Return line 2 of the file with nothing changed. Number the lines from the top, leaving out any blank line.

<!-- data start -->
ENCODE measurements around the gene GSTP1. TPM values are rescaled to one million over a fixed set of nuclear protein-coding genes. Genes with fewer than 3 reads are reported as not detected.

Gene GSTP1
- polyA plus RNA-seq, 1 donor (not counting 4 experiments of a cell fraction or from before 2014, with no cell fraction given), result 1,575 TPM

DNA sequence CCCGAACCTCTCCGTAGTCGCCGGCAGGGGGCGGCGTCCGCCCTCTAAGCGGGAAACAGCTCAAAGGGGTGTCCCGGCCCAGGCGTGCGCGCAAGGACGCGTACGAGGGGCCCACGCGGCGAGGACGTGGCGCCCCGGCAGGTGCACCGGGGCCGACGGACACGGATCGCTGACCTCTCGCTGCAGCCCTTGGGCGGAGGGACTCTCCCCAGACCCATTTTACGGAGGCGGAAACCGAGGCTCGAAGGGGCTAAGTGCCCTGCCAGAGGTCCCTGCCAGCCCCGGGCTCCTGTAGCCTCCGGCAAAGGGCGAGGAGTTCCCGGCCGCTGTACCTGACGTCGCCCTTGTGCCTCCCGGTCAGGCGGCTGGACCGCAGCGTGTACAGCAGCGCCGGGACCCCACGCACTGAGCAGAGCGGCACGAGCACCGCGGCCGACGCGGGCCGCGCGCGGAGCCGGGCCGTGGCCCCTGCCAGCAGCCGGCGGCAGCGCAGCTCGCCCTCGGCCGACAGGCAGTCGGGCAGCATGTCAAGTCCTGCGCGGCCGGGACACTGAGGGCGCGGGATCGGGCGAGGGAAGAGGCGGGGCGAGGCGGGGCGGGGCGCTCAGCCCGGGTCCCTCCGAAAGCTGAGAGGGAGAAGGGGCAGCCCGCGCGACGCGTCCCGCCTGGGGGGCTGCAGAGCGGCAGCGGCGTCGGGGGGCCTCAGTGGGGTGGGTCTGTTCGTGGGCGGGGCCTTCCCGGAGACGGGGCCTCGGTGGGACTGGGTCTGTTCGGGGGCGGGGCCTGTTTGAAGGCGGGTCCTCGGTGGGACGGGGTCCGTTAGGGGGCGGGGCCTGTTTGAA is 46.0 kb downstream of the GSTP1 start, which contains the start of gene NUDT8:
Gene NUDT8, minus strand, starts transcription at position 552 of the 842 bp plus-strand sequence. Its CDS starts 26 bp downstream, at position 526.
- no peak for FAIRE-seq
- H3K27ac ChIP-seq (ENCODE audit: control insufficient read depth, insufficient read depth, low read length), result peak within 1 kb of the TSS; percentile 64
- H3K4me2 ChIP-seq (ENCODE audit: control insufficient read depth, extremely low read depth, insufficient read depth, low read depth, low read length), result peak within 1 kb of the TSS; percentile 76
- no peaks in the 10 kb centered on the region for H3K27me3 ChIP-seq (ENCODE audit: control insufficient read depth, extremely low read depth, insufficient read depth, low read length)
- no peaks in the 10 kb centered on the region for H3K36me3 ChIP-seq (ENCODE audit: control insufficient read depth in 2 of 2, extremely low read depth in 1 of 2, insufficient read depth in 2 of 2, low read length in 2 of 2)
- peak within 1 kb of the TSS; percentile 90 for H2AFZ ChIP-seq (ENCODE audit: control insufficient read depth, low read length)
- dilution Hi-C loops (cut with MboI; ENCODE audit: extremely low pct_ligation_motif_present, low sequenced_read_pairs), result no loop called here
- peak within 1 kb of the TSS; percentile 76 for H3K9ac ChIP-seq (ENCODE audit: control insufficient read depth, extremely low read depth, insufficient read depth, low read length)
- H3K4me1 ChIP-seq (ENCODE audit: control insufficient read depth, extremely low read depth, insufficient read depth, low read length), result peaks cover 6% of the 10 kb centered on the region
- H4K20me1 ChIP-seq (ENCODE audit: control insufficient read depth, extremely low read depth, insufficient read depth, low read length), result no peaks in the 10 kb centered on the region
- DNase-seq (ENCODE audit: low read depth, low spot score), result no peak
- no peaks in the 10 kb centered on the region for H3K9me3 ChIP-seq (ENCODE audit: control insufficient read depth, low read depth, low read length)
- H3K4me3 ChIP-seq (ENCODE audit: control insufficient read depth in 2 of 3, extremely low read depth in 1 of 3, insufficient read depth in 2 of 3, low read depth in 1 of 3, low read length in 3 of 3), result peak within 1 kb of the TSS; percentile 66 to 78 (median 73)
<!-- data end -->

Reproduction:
Gene GSTP1